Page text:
John Mann on his jury

As Jury Foreman, John Mann never got over the guilty verdict he had to deliver the court, saying that he firmly believed his jury sent an innocent woman to jail. In this interview clip, he recounts the testimonies of Major Cousens and U.S. Captain Wallace Ince (fellow POW forced to broadcast for Radio Tokyo), which described the cruel treatment they received at the hands of the Japanese, and the recruitment and training of Iva Toguri by Major Cousens as a broadcaster and saboteur of the Japanese message.

Listen to Iva on 60 minutes!

*Updated from RealAudio to RealVideo 6/12/98

For only the second and so far the last public interview in the fifty years since the trial, Iva agreed to appear on "60 Minutes" in 1976, for what became the ground-breaking event leading to her pardon by President Gerald Ford. This is a streaming RealVideo 5.0 file of the entire 15 minute segment of that broadcast, an expose of many of the same untruths about the Iva Toguri story that are covered on this webpage.

Iva Toguri on "60 Minutes"

The Movie:

A 'Love Note' to 'Tokyo Rose'

The opening of the infamous-in-its-own-right 1946 film "Tokyo Rose", a fictionalized travesty of a melodrama starring Byron Barr as Pete Sherman and Lotus Long as "Tokyo Rose" (both pictured immediately above). Any question as to whom Ms. Long was portraying based on her appearance vanishes once her image is compared to Iva's - Ms. Long is made to look as much like her as possible. As to the question of whom Ms. Long was portraying based on her monologue, the question is left very much open; Iva just didn't do broadcasts like this.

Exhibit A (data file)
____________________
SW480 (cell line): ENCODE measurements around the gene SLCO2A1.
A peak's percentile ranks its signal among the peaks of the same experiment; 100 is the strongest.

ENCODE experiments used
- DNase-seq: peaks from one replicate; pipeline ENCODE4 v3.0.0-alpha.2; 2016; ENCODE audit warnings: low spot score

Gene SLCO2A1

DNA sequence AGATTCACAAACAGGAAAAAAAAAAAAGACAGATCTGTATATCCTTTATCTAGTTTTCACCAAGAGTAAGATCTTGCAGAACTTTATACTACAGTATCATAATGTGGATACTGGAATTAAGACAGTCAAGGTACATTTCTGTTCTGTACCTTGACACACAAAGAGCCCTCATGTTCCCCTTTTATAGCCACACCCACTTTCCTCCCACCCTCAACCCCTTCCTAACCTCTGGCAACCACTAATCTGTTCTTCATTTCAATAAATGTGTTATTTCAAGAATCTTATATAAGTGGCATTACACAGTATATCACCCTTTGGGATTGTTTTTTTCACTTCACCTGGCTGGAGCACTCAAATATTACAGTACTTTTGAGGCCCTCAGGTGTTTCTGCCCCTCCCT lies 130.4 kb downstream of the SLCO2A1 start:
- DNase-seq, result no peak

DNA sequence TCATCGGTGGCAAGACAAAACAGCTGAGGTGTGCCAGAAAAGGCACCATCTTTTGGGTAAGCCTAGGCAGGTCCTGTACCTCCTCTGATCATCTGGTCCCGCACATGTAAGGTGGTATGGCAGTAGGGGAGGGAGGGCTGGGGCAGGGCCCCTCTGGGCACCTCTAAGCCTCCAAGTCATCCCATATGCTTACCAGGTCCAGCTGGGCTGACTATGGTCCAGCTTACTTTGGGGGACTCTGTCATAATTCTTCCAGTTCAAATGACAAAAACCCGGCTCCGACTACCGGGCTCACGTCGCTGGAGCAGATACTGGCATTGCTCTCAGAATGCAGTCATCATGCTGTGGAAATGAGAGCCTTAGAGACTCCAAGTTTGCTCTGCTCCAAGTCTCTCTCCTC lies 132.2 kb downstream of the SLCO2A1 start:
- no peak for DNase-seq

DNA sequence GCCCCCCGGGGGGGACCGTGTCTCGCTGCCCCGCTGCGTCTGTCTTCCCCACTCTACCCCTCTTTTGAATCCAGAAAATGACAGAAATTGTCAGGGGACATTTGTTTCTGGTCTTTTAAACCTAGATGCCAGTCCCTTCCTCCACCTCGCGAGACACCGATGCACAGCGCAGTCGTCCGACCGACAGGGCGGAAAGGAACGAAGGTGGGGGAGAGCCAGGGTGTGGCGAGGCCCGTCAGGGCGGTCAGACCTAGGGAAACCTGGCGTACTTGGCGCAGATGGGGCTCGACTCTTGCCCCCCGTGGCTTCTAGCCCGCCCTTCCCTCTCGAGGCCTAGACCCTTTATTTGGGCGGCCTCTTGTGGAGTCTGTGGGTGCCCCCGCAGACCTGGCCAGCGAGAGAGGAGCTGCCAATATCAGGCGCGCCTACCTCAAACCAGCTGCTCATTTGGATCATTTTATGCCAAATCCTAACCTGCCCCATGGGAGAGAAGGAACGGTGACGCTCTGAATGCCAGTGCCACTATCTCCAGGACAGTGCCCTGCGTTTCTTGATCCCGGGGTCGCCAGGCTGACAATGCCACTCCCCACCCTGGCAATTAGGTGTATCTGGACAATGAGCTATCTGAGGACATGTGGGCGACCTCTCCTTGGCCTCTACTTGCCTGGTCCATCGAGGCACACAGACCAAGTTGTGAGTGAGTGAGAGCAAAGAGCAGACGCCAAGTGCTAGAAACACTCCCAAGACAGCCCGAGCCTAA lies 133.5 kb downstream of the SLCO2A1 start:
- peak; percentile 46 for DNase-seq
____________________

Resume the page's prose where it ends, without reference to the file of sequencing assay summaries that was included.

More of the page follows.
A very silly song

Immediately following the above, American POWs tease Pete when he turns of the radio, and he responds with an analysis that would have been just fine if it matched the subject it was supposedly performed upon. Unfortunately for Iva, it wasn't.

A very silly song

Immediately following the above, Pete gives an account of a soldier who was so upset by listening to "Tokyo Rose" that he ran off into the jungles of Palau and got killed. While Mildred Gillars (aka "Axis Sally") did broadcast content of this character for Germany, and the Japanese did indeed have female broadcasters who did deliver similar content, Iva *never* did - as this webpage illustrates, she went a risky distance to do the contrary under the very noses of the Japanese authorities.

A very silly song